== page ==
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Acquisition of territory

  • Essequibo, the Territorial Dispute between Venezuela and Guyana

    January 8, 2016

    The Essequibo (in Spanish, Esequibo), is an undeveloped, sparsely populated but resource-rich jungle territory region, nearly sixty percent of modern Guyana, consisting of all its territory west of the Essequibo River (see map). Venezuela’s deeply rooted belief is that the Essequibo region was unjustly taken from them by meddling foreign powers. It is a matter of national integrity, made more alluring by the possible wealth of natural resources there. Guyana’s position is that they are trying to defend the land that has been part of their country for almost 200 years, land they need to help develop their country economically.

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  • Eisch Duitschen grond!

    Eisch Duitschen grond! Ons recht en onze redding

    June 12, 2013

    Propaganda poster published by the Dutch Committee for Territorial Expansion with a call to support the Committee and the annexation of territory of the former German Reich. Image: map of The Netherlands with an arrow pointing towards Germany.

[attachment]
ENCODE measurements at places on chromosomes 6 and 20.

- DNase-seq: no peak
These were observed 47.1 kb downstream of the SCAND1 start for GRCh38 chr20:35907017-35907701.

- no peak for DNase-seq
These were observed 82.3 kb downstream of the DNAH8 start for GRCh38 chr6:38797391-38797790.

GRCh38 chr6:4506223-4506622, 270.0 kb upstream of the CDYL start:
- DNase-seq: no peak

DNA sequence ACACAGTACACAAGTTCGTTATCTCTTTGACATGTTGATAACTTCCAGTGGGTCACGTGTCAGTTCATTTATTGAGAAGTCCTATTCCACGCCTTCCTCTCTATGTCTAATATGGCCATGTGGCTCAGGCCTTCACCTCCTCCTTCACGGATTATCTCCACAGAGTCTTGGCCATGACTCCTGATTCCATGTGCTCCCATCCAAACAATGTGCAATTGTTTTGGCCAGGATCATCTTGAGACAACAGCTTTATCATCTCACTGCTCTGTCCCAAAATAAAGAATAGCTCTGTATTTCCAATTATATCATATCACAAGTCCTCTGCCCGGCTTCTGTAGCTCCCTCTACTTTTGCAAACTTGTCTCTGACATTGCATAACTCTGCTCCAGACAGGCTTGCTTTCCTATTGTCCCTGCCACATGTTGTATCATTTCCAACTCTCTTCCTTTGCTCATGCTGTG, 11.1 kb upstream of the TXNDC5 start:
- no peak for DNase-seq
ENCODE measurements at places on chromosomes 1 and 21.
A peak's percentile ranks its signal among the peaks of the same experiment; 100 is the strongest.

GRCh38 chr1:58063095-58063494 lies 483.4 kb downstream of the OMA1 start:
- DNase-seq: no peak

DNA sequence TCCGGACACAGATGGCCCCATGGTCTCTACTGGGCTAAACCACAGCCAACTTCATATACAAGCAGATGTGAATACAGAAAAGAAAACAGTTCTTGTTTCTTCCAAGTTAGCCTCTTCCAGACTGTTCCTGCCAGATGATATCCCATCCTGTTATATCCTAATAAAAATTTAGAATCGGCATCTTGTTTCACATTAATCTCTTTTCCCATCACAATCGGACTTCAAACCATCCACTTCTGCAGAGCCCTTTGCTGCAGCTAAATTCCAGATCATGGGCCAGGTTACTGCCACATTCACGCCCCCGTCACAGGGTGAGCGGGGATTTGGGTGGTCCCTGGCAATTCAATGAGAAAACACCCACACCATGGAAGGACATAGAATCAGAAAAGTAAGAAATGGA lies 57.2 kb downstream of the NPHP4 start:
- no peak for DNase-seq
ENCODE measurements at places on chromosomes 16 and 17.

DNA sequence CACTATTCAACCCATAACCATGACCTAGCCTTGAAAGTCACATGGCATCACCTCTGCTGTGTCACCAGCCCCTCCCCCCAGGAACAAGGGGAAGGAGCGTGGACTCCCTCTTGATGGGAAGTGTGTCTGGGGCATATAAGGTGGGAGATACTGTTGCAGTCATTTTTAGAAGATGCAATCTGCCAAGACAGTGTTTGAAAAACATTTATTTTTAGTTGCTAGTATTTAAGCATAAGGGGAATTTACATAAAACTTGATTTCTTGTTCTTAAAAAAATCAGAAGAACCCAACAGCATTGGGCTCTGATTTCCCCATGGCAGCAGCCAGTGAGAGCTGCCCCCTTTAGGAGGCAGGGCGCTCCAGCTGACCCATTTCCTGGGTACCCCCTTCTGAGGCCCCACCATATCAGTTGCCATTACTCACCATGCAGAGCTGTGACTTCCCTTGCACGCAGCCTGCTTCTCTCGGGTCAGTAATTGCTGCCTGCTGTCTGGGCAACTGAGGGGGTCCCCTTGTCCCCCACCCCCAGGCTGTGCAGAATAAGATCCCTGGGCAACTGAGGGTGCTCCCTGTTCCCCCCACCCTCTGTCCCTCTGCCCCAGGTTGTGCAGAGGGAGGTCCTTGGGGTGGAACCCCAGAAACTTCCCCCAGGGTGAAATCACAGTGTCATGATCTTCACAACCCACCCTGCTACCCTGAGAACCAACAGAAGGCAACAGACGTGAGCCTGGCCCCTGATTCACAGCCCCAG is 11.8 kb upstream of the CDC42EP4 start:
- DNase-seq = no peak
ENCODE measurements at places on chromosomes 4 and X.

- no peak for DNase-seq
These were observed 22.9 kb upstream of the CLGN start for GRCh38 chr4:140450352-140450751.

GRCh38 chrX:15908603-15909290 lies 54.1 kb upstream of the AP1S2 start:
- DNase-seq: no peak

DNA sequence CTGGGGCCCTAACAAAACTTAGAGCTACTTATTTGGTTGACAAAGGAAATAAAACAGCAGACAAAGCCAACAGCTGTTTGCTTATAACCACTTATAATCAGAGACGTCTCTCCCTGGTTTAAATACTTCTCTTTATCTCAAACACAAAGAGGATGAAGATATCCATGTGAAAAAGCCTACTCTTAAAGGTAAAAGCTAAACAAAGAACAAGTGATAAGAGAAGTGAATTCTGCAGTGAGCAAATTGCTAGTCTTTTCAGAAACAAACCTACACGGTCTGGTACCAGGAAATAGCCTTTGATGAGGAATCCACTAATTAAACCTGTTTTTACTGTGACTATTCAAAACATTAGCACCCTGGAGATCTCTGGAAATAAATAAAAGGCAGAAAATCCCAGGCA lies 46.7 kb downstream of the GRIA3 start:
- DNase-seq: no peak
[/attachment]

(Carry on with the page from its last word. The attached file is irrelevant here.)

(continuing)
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  • De Duitscher moet onze schade betalen

    Eisch Duitschen grond

    June 12, 2013

    Poster published by the Dutch Committee for Territorial Expansion with a call to support the Committee and the annexation of territory of the former German Reich. Image: in a red, white and blue plane a map of The Netherland and war damages are depicted. In front of that the text “The German must pay our damages. He […]

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  • Map of Brazil, Bolivia, Paraguay, and Uruguay (with) Map of Chili, by S. Augustus Mitchell, 1880

    Bolivia’s Centenarian Maritime Claim before the International Court of Justice

    May 14, 2013

    Despite losing its maritime coast, the so-called Littoral Department, after the War of the Pacific, Bolivia has historically maintained, as a state policy, a maritime claim to Chile. The claim asks for sovereign access to the Pacific Ocean and its maritime space. The Political Constitution of 2009 established that Bolivia declares its right to access to the sea, and that its objective is to solve the problem peacefully. Therefore, on 24 April 2013, Bolivia instituted proceedings against Chile before the International Court of Justice. A guest blog by Elizabeth Santalla Vargas.

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